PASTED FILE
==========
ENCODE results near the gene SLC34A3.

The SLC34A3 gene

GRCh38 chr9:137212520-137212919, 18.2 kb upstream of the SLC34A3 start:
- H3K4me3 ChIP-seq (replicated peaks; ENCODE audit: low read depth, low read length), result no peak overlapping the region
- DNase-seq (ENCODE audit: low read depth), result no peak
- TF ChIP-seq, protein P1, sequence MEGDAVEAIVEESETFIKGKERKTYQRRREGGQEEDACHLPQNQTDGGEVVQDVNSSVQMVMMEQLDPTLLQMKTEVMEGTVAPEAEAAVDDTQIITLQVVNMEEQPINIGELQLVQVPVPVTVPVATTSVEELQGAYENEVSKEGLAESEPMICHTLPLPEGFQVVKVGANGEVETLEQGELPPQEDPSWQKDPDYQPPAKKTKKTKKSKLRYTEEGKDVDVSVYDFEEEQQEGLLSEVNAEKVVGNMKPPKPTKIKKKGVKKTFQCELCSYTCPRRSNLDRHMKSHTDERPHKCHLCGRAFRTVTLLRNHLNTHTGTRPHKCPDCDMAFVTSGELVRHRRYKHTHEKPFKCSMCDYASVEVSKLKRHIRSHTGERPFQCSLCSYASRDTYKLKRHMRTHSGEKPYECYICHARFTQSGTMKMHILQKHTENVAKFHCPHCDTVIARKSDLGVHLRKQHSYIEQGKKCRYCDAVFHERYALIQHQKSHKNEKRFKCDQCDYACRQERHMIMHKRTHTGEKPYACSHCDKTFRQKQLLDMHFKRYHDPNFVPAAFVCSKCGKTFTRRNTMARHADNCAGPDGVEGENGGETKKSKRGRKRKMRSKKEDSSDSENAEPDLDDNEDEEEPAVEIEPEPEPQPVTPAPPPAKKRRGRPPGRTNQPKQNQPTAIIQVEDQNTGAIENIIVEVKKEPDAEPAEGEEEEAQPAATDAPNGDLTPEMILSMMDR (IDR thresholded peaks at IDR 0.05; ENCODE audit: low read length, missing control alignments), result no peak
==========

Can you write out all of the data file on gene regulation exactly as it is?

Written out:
ENCODE results near the gene SLC34A3.

The SLC34A3 gene

GRCh38 chr9:137212520-137212919, 18.2 kb upstream of the SLC34A3 start:
- H3K4me3 ChIP-seq (replicated peaks; ENCODE audit: low read depth, low read length), result no peak overlapping the region
- DNase-seq (ENCODE audit: low read depth), result no peak
- TF ChIP-seq, protein P1, sequence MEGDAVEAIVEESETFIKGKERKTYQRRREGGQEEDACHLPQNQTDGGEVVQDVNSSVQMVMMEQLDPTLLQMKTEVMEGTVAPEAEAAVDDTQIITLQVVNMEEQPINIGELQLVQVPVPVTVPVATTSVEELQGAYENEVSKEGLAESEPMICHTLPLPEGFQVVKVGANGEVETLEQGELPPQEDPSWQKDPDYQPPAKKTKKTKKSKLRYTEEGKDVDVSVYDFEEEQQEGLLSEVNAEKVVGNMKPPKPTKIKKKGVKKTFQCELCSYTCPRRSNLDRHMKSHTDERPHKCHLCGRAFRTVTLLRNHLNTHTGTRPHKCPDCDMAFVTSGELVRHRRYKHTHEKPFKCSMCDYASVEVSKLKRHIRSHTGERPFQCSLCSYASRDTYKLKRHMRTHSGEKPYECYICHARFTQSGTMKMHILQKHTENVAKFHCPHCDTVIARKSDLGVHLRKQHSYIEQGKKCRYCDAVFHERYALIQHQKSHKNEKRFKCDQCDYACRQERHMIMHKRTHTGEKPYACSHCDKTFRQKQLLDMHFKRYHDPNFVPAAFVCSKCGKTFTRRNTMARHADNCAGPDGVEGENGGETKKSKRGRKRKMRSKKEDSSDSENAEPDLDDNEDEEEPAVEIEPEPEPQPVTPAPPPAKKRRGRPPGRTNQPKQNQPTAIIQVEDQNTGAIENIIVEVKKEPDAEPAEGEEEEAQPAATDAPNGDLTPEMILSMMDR (IDR thresholded peaks at IDR 0.05; ENCODE audit: low read length, missing control alignments), result no peak